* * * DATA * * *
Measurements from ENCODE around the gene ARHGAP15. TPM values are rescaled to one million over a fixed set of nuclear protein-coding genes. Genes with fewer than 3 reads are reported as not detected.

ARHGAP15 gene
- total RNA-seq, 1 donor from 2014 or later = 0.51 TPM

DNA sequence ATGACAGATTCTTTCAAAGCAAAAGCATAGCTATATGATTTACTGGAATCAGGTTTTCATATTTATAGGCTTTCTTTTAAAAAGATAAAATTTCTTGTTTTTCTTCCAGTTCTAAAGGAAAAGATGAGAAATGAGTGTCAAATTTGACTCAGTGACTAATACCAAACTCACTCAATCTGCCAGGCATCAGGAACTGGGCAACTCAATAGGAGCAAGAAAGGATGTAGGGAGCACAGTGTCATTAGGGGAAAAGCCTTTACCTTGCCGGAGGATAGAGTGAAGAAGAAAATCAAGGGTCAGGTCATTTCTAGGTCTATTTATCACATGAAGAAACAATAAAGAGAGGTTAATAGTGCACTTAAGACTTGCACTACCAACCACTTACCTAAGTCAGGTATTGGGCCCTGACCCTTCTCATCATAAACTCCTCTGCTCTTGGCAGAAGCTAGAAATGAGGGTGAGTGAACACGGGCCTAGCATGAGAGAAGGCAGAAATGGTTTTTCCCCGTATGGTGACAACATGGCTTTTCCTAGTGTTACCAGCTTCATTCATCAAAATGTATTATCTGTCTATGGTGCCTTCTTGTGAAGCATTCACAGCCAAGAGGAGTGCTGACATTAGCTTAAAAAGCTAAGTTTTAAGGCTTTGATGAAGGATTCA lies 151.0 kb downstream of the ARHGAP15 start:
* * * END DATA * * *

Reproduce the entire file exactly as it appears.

Measurements from ENCODE around the gene ARHGAP15. TPM values are rescaled to one million over a fixed set of nuclear protein-coding genes. Genes with fewer than 3 reads are reported as not detected.

ARHGAP15 gene
- total RNA-seq, 1 donor from 2014 or later = 0.51 TPM

DNA sequence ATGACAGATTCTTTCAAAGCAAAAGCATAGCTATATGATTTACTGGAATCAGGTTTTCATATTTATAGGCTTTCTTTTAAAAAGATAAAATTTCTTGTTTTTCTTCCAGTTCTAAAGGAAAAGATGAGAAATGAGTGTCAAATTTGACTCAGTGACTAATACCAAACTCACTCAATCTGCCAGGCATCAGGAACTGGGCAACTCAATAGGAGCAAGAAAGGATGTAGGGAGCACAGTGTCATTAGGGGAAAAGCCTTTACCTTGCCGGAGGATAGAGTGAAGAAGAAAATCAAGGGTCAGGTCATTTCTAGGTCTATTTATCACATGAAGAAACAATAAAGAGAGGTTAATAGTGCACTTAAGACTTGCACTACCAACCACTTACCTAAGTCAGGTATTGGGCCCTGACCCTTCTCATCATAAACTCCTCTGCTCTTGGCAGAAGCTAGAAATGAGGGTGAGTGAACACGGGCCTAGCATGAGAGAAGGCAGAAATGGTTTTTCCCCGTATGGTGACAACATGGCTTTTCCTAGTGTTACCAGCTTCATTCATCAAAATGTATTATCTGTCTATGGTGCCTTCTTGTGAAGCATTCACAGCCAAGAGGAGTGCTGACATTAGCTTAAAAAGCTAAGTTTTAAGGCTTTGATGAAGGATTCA lies 151.0 kb downstream of the ARHGAP15 start: